What Was Your College Application Process Like?
I was born on the cusp of two generations. My birth year is sometimes listed as the final year of Generation X, sometimes as the first year of the Millennial generation. It’s all quite confusing. So, when I first heard of the Xennial microgeneration (born between 1977 and 1985), I felt an instant connection. While I’d like to delve into all the quirks of Xennials, the most important thing to know about us is that technology changed rapidly between the time we were children and adults. Xennials had an analog childhood and have been on the front lines of the digital revolution as adults.
As a child, I remember calling friends’ houses on a landline and speaking with their parents before I could speak with them. I remember using a dial-up internet connection (the static and buzz pattern is ingrained on my brain). I remember when Google wasn’t a verb. As an adult, I remember getting my first cell phone my senior year of high school and my first smartphone (a BlackBerry) 10-years later. Technology was changing fast, and we had to adapt or be left behind.
On the surface, my memories of the Xennial generation might seem frivolous and unrelated to anything regarding college admissions. In fact, my generation was on the tipping point of an explosion of applications and the digitalization of the college admission process, all thanks to the Common Application.
When I applied to colleges in 1997, I filled out paper applications and submitted them through the good-old United States Postal Service. The following year (1998), the Common Application first launched their online platform with fewer than 200 member colleges. Currently, the Common App has over 900 member schools from across the United States and 18 countries.
According to a study published by Brandon G. Knight of Brown University and Nathan M. Schiff of the Shanghai University of Finance and Economics in the National Bureau of Economic Research, colleges experience a 12% jump in applications the first year after joining the Common Application, and a 25% increase in applications over a decade. The Common Application adds dozens of new member colleges yearly. The trends tell the story – with more colleges receiving more applications, the number of total applications, and applications per student, have increased significantly.
Which brings me to my stone age college search – and the power of “Must/Can’t.” I grew up the youngest of three in Austin, Texas. My two sisters went to colleges on the Coasts, but I was more of a homebody – I knew I wanted to stay in state. I also knew I did better with small class sizes, so a midsize or small college would be best for me. That took the University of Texas - Austin off my list, but I LOVED going to Texas athletics growing up, so I was looking for a college with a strong athletics program and school spirit. I pulled out my Fiske Guide, found six colleges that fit most of my criteria to visit, applied to my to favorites early action, and choose TCU, mostly because of their excellent athletics program (I wasn’t disappointed, as my time at TCU lined up with Hall of Fame running back LaDainian Tomlinson).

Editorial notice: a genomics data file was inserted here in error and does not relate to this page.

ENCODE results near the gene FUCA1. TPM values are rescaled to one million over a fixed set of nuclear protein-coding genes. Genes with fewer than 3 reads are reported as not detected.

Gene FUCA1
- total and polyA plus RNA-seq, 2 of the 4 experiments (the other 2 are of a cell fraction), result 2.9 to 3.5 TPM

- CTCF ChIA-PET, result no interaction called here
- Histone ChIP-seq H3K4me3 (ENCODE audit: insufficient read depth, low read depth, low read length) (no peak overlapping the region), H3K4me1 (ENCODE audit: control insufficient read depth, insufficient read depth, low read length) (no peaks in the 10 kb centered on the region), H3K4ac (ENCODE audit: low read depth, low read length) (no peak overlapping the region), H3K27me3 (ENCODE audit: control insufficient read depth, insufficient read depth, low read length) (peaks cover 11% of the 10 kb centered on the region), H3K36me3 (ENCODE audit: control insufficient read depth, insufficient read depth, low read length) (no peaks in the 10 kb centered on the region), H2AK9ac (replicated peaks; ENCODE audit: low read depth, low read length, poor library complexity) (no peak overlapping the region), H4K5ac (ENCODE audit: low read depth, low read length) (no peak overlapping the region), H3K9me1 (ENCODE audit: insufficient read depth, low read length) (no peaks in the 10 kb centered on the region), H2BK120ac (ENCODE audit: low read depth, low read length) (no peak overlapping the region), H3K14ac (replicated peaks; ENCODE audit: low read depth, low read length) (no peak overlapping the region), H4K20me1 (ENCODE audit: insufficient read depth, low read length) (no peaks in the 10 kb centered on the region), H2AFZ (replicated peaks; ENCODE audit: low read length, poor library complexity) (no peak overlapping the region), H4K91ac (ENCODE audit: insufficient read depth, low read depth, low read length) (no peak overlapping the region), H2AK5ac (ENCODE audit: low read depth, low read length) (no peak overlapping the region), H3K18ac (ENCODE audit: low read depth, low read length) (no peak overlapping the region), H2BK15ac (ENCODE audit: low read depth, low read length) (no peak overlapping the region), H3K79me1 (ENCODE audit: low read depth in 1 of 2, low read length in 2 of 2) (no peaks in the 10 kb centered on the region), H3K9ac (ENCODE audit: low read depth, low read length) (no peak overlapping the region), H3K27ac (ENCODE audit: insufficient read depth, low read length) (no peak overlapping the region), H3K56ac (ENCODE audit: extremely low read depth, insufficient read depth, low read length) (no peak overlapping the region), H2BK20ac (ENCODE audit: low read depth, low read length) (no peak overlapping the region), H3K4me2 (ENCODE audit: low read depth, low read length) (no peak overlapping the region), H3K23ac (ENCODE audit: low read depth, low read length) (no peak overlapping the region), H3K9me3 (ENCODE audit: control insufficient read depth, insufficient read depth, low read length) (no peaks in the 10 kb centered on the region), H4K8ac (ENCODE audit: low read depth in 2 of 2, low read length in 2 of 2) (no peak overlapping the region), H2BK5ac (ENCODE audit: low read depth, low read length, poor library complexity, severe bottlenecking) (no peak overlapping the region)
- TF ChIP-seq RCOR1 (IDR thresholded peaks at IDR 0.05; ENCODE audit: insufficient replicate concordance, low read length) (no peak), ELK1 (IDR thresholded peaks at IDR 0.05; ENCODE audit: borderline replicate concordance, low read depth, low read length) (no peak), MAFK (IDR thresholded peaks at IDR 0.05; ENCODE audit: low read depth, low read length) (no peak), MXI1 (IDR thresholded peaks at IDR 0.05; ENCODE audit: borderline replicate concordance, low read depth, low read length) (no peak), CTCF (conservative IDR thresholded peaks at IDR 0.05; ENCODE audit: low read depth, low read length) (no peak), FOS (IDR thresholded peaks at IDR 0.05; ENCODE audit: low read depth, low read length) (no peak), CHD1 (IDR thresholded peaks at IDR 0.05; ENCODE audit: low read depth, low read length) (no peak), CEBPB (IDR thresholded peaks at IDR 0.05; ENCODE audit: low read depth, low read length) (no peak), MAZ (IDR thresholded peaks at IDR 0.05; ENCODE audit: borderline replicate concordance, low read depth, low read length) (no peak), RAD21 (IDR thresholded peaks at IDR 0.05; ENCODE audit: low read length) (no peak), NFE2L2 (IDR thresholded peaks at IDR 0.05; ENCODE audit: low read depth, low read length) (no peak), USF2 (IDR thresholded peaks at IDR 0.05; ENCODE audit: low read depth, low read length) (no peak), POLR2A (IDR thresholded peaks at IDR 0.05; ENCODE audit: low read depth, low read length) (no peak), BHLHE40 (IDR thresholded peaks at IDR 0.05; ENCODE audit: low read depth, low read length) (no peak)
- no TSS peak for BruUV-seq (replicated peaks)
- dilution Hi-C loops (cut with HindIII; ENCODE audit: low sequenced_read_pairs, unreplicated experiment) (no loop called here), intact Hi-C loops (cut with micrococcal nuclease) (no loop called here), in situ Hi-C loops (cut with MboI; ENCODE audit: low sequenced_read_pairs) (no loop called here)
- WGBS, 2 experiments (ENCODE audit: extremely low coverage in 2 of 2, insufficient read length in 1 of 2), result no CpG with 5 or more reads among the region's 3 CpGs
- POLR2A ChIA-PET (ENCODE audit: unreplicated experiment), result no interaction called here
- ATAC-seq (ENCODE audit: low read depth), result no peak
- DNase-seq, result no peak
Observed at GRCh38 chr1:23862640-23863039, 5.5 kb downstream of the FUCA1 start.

Was my college search ideal? Not at all. I was fortunate to have watched my sisters going through the process before me and had a sense of what questions to ask. It also helped that I didn’t have 900+ colleges to which I could apply at the click of a button. Clearly, that’s not the case now, and the application process has become much more complicated and potentially overwhelming in the ensuing years.
I do think my search illustrates points where GEC’s guidance can be valuable when it comes to your college search. Our “Must/Can’t” guidance seeks to identify factors that are important to students so that they can pinpoint colleges that match. We help students create a selectively balanced college list that has the right number of colleges for them. We also assist students and families in filtering out the noise and focusing on which schools are best for them - academically, personally, and financially.
I also find my Xennial background is an asset in this work. It allows me to serve as an admissions translator of sorts, where I can relate to parents who experienced college searches much like mine and explain the nuances of the current admissions selection process. Unfortunately, social media’s rapid evolution is another story. I’m not able to explain how TikTok works, but give me some time and I’ll figure it out – it’s what Xennials do best.
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